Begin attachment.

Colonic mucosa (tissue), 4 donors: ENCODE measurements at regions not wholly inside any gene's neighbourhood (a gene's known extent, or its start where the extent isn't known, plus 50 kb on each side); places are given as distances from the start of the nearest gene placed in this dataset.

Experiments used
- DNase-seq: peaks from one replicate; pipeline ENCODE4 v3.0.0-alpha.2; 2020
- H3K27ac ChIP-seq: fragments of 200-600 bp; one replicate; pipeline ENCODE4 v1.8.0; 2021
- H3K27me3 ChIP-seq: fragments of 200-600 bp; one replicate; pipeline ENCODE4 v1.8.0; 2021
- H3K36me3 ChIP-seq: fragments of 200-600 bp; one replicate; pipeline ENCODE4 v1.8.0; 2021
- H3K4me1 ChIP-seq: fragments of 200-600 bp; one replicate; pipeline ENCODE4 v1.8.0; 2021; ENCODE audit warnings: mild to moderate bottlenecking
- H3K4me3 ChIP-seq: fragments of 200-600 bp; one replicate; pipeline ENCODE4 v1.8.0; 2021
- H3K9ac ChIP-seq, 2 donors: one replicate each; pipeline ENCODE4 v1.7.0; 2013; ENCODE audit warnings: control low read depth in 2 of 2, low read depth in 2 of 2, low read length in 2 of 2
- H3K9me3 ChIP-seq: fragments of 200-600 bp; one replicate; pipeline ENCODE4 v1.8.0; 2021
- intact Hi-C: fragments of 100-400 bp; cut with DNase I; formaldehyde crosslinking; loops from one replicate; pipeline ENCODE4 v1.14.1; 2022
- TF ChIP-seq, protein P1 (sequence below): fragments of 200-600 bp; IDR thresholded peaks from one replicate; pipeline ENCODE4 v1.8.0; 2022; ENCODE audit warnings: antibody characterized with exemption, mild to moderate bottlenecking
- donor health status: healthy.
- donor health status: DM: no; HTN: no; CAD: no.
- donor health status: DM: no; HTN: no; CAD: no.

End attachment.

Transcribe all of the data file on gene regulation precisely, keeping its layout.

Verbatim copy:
Colonic mucosa (tissue), 4 donors: ENCODE measurements at regions not wholly inside any gene's neighbourhood (a gene's known extent, or its start where the extent isn't known, plus 50 kb on each side); places are given as distances from the start of the nearest gene placed in this dataset.

Experiments used
- DNase-seq: peaks from one replicate; pipeline ENCODE4 v3.0.0-alpha.2; 2020
- H3K27ac ChIP-seq: fragments of 200-600 bp; one replicate; pipeline ENCODE4 v1.8.0; 2021
- H3K27me3 ChIP-seq: fragments of 200-600 bp; one replicate; pipeline ENCODE4 v1.8.0; 2021
- H3K36me3 ChIP-seq: fragments of 200-600 bp; one replicate; pipeline ENCODE4 v1.8.0; 2021
- H3K4me1 ChIP-seq: fragments of 200-600 bp; one replicate; pipeline ENCODE4 v1.8.0; 2021; ENCODE audit warnings: mild to moderate bottlenecking
- H3K4me3 ChIP-seq: fragments of 200-600 bp; one replicate; pipeline ENCODE4 v1.8.0; 2021
- H3K9ac ChIP-seq, 2 donors: one replicate each; pipeline ENCODE4 v1.7.0; 2013; ENCODE audit warnings: control low read depth in 2 of 2, low read depth in 2 of 2, low read length in 2 of 2
- H3K9me3 ChIP-seq: fragments of 200-600 bp; one replicate; pipeline ENCODE4 v1.8.0; 2021
- intact Hi-C: fragments of 100-400 bp; cut with DNase I; formaldehyde crosslinking; loops from one replicate; pipeline ENCODE4 v1.14.1; 2022
- TF ChIP-seq, protein P1 (sequence below): fragments of 200-600 bp; IDR thresholded peaks from one replicate; pipeline ENCODE4 v1.8.0; 2022; ENCODE audit warnings: antibody characterized with exemption, mild to moderate bottlenecking
- donor health status: healthy.
- donor health status: DM: no; HTN: no; CAD: no.
- donor health status: DM: no; HTN: no; CAD: no.